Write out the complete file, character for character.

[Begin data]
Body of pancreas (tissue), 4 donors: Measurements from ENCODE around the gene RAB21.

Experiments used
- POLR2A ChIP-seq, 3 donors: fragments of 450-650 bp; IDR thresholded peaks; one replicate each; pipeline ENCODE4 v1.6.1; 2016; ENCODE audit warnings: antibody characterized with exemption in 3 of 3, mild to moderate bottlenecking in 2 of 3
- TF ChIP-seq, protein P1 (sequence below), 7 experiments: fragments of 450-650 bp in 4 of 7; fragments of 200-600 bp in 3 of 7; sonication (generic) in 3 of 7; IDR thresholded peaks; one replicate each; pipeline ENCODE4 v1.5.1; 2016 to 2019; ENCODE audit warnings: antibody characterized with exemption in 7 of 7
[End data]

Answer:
Body of pancreas (tissue), 4 donors: Measurements from ENCODE around the gene RAB21.

Experiments used
- POLR2A ChIP-seq, 3 donors: fragments of 450-650 bp; IDR thresholded peaks; one replicate each; pipeline ENCODE4 v1.6.1; 2016; ENCODE audit warnings: antibody characterized with exemption in 3 of 3, mild to moderate bottlenecking in 2 of 3
- TF ChIP-seq, protein P1 (sequence below), 7 experiments: fragments of 450-650 bp in 4 of 7; fragments of 200-600 bp in 3 of 7; sonication (generic) in 3 of 7; IDR thresholded peaks; one replicate each; pipeline ENCODE4 v1.5.1; 2016 to 2019; ENCODE audit warnings: antibody characterized with exemption in 7 of 7